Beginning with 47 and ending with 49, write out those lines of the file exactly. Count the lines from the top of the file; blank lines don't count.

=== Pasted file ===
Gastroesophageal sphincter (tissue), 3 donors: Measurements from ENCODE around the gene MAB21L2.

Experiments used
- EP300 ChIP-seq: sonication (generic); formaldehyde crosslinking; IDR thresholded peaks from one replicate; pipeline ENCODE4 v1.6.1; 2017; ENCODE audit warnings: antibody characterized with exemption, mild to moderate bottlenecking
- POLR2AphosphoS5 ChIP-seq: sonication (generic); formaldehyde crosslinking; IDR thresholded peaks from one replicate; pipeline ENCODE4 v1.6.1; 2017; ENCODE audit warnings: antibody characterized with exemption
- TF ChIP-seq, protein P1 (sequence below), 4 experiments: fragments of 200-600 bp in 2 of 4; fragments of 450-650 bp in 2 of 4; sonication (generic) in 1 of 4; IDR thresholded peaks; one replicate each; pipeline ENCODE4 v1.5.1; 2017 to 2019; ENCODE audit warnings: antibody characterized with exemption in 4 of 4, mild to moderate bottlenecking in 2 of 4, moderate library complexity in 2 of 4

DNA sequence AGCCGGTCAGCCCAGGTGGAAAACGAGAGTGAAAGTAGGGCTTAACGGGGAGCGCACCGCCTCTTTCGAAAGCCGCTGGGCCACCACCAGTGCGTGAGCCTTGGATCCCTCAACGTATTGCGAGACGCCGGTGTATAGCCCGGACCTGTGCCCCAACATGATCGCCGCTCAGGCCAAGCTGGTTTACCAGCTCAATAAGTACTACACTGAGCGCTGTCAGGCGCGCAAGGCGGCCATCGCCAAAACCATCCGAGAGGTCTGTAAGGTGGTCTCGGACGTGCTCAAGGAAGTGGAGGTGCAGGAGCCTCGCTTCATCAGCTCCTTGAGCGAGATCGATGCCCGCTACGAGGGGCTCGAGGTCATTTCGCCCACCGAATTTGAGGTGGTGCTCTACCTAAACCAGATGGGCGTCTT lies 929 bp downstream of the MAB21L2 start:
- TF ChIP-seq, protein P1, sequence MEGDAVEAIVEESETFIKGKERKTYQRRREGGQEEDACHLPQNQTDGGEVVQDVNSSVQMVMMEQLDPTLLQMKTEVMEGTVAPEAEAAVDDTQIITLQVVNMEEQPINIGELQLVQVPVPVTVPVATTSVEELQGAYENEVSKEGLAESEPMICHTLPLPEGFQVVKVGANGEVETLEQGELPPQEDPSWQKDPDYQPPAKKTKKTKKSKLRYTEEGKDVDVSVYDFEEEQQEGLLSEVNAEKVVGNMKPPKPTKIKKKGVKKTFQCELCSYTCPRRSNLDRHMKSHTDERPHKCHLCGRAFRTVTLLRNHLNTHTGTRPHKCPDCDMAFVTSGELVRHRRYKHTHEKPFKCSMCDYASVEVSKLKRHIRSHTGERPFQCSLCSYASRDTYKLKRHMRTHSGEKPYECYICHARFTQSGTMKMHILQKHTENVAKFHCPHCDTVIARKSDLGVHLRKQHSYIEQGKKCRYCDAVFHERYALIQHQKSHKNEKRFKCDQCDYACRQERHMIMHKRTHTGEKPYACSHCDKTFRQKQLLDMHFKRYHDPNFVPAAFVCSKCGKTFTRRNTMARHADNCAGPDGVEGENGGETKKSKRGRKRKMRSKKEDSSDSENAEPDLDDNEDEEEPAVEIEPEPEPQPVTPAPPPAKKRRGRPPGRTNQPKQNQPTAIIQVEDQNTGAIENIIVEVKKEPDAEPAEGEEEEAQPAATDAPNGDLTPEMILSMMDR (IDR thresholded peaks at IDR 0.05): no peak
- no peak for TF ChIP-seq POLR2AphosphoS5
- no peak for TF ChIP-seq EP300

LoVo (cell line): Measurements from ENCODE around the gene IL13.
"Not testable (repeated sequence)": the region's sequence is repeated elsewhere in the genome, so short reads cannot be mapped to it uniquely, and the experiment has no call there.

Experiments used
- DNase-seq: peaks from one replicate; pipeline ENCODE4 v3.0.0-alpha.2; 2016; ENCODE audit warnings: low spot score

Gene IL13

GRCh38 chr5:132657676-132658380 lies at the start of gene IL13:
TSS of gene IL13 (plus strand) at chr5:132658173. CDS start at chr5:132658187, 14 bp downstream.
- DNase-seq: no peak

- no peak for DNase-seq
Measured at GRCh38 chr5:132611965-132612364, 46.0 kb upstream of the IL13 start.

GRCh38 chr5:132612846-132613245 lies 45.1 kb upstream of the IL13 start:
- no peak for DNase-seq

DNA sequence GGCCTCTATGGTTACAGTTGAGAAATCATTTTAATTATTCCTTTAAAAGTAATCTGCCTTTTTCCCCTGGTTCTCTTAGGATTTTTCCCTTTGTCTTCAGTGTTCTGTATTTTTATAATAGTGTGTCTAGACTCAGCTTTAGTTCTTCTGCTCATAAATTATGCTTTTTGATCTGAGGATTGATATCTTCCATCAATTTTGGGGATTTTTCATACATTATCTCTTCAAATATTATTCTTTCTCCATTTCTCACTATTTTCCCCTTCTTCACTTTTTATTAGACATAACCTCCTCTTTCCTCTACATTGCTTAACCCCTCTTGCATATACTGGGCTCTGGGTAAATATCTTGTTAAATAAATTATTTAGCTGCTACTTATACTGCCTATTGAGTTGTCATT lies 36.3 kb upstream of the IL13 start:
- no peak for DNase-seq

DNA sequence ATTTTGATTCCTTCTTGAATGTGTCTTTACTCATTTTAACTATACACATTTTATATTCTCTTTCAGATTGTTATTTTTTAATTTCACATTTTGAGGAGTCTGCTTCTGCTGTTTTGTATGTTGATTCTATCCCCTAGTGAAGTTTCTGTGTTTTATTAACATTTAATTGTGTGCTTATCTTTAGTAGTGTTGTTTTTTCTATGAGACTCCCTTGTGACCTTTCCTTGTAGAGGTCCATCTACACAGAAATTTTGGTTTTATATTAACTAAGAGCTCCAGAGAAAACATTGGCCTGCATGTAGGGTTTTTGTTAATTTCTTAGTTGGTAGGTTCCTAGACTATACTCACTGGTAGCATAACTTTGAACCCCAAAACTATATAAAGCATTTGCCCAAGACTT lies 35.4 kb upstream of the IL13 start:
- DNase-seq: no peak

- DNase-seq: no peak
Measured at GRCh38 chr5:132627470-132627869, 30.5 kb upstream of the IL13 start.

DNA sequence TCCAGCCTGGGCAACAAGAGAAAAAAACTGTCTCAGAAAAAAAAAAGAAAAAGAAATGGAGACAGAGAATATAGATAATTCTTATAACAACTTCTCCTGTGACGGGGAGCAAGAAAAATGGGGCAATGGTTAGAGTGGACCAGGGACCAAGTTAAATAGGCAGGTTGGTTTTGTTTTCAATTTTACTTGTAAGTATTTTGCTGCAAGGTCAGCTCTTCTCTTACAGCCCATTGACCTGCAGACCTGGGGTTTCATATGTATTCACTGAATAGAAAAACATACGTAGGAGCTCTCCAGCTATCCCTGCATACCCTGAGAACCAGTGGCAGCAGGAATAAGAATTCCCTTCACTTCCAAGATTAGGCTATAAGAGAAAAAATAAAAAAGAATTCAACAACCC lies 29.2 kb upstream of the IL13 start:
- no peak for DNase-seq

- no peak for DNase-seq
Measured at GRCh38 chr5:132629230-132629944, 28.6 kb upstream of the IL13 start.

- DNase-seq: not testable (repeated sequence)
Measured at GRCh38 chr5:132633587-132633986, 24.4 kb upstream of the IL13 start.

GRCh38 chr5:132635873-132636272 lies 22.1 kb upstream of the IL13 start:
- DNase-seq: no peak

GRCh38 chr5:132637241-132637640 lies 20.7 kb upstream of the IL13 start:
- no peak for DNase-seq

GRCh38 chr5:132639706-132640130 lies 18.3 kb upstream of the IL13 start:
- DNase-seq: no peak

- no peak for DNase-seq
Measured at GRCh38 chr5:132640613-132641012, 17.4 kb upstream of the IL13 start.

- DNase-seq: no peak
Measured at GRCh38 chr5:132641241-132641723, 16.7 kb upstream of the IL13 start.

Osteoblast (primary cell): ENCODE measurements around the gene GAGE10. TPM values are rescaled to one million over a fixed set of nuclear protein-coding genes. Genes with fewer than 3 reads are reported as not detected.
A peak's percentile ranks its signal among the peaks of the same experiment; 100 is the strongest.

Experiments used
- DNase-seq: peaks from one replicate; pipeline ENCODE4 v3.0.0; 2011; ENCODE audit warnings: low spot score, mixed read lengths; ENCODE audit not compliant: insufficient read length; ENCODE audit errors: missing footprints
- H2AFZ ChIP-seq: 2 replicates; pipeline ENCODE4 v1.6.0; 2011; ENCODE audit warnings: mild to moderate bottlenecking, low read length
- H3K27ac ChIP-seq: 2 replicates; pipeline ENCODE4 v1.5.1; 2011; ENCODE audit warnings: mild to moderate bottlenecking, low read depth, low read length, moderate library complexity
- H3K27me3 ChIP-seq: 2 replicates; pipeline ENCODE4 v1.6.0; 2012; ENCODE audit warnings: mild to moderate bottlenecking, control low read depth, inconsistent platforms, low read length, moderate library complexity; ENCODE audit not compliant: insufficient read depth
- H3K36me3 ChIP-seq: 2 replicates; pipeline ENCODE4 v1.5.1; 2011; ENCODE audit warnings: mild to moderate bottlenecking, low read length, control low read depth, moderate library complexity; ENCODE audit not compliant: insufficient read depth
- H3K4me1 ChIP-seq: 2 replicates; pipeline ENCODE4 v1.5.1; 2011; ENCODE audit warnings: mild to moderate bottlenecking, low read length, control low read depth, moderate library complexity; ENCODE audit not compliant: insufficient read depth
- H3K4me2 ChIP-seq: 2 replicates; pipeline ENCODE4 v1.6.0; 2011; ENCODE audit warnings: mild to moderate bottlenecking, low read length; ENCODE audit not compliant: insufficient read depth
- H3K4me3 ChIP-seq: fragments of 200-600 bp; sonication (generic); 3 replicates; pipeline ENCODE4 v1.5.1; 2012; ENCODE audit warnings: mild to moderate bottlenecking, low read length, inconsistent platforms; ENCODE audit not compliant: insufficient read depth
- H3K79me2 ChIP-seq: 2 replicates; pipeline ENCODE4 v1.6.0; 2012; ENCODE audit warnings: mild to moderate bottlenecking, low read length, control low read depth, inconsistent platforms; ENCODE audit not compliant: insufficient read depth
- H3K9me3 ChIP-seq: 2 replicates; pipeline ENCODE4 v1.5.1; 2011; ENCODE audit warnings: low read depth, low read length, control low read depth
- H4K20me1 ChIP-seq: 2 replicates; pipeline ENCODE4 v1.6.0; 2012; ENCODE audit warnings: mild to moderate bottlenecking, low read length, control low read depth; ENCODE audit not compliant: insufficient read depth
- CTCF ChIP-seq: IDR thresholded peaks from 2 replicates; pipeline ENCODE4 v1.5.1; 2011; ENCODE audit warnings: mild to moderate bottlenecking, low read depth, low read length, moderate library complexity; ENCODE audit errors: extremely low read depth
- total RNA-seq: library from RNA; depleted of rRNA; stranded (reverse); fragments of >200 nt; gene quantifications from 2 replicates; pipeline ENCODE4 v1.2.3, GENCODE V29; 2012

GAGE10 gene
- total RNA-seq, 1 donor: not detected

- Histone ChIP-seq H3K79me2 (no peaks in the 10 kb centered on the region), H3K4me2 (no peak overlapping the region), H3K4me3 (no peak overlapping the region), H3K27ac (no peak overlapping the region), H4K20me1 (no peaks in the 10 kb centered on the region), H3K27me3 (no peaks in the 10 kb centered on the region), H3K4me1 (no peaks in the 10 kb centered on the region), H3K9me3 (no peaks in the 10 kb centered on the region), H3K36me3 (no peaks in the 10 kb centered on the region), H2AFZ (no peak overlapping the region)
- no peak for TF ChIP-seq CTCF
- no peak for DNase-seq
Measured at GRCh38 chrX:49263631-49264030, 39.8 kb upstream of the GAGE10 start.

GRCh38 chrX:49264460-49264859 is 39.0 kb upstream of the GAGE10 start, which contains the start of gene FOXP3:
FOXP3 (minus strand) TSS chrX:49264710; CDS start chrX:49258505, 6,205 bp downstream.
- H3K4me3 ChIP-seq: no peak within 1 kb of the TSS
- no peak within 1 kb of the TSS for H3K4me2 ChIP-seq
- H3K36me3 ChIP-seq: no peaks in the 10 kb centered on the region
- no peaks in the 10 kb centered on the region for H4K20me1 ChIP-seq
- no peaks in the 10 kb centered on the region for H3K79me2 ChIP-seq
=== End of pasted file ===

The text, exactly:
- DNase-seq: peaks from one replicate; pipeline ENCODE4 v3.0.0; 2011; ENCODE audit warnings: low spot score, mixed read lengths; ENCODE audit not compliant: insufficient read length; ENCODE audit errors: missing footprints
- H2AFZ ChIP-seq: 2 replicates; pipeline ENCODE4 v1.6.0; 2011; ENCODE audit warnings: mild to moderate bottlenecking, low read length
- H3K27ac ChIP-seq: 2 replicates; pipeline ENCODE4 v1.5.1; 2011; ENCODE audit warnings: mild to moderate bottlenecking, low read depth, low read length, moderate library complexity